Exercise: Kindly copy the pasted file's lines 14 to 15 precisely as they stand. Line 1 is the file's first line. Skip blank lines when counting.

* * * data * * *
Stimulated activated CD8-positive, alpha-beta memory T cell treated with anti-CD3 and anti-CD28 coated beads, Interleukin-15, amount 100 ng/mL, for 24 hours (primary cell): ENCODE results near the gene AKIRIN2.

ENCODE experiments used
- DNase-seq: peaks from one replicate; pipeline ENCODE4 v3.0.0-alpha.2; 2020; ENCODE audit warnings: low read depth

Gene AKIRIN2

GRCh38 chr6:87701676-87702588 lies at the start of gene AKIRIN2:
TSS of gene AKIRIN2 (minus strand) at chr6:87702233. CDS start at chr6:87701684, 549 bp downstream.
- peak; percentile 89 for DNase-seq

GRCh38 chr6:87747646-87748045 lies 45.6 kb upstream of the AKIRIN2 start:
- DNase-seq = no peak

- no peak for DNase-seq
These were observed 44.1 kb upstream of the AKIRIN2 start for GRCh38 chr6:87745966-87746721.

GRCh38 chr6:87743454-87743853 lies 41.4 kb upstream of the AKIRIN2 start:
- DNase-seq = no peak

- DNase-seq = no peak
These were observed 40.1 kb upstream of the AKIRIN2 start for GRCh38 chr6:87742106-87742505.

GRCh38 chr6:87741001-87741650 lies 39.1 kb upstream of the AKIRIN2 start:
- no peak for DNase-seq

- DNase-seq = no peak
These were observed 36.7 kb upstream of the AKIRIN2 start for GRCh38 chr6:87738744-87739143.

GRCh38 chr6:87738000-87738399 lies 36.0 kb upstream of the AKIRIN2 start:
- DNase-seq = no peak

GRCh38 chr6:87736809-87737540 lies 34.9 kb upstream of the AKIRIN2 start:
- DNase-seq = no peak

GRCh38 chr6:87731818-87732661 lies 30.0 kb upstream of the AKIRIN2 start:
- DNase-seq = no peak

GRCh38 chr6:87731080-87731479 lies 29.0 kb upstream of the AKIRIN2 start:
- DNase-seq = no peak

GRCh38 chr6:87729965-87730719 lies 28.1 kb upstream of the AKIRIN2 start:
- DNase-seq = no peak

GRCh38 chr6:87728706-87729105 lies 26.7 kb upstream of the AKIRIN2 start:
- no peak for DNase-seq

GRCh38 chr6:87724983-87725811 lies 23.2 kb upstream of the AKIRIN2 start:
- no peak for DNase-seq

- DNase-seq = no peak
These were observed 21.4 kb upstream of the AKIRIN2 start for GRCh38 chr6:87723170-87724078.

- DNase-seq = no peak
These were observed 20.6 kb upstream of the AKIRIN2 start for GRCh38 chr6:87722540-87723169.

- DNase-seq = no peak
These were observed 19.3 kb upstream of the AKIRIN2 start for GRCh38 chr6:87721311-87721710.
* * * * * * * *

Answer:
- DNase-seq = no peak
These were observed 40.1 kb upstream of the AKIRIN2 start for GRCh38 chr6:87742106-87742505.